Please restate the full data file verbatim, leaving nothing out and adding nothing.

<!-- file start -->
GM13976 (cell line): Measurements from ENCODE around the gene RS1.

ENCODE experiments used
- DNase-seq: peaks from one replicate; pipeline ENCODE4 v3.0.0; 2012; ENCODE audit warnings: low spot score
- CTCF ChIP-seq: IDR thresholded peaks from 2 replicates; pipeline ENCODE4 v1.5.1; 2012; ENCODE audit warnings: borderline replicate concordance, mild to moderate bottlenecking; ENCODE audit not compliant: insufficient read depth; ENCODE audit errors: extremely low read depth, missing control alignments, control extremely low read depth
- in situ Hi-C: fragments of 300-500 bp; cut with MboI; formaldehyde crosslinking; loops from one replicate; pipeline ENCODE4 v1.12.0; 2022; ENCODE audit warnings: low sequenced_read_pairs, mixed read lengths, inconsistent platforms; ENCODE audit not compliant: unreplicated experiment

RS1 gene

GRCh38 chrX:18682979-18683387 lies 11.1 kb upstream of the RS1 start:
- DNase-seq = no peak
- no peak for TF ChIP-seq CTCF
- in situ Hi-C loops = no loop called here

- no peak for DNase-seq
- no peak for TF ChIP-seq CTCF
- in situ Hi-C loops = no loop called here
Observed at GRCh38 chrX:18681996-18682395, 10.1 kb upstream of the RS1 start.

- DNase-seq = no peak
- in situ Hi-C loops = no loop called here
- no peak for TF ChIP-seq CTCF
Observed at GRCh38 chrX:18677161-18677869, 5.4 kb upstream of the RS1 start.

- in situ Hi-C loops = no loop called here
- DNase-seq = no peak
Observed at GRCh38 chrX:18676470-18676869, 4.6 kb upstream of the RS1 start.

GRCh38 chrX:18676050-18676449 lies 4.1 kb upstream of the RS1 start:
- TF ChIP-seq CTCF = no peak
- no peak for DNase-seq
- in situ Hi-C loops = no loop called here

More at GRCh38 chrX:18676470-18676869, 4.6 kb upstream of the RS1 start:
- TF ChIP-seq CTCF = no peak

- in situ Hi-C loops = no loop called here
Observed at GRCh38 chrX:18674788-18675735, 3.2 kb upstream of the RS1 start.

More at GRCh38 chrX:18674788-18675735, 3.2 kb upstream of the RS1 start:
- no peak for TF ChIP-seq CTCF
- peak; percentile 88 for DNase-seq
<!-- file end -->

GM13976 (cell line): Measurements from ENCODE around the gene RS1.

ENCODE experiments used
- DNase-seq: peaks from one replicate; pipeline ENCODE4 v3.0.0; 2012; ENCODE audit warnings: low spot score
- CTCF ChIP-seq: IDR thresholded peaks from 2 replicates; pipeline ENCODE4 v1.5.1; 2012; ENCODE audit warnings: borderline replicate concordance, mild to moderate bottlenecking; ENCODE audit not compliant: insufficient read depth; ENCODE audit errors: extremely low read depth, missing control alignments, control extremely low read depth
- in situ Hi-C: fragments of 300-500 bp; cut with MboI; formaldehyde crosslinking; loops from one replicate; pipeline ENCODE4 v1.12.0; 2022; ENCODE audit warnings: low sequenced_read_pairs, mixed read lengths, inconsistent platforms; ENCODE audit not compliant: unreplicated experiment

RS1 gene

GRCh38 chrX:18682979-18683387 lies 11.1 kb upstream of the RS1 start:
- DNase-seq = no peak
- no peak for TF ChIP-seq CTCF
- in situ Hi-C loops = no loop called here

- no peak for DNase-seq
- no peak for TF ChIP-seq CTCF
- in situ Hi-C loops = no loop called here
Observed at GRCh38 chrX:18681996-18682395, 10.1 kb upstream of the RS1 start.

- DNase-seq = no peak
- in situ Hi-C loops = no loop called here
- no peak for TF ChIP-seq CTCF
Observed at GRCh38 chrX:18677161-18677869, 5.4 kb upstream of the RS1 start.

- in situ Hi-C loops = no loop called here
- DNase-seq = no peak
Observed at GRCh38 chrX:18676470-18676869, 4.6 kb upstream of the RS1 start.

GRCh38 chrX:18676050-18676449 lies 4.1 kb upstream of the RS1 start:
- TF ChIP-seq CTCF = no peak
- no peak for DNase-seq
- in situ Hi-C loops = no loop called here

More at GRCh38 chrX:18676470-18676869, 4.6 kb upstream of the RS1 start:
- TF ChIP-seq CTCF = no peak

- in situ Hi-C loops = no loop called here
Observed at GRCh38 chrX:18674788-18675735, 3.2 kb upstream of the RS1 start.

More at GRCh38 chrX:18674788-18675735, 3.2 kb upstream of the RS1 start:
- no peak for TF ChIP-seq CTCF
- peak; percentile 88 for DNase-seq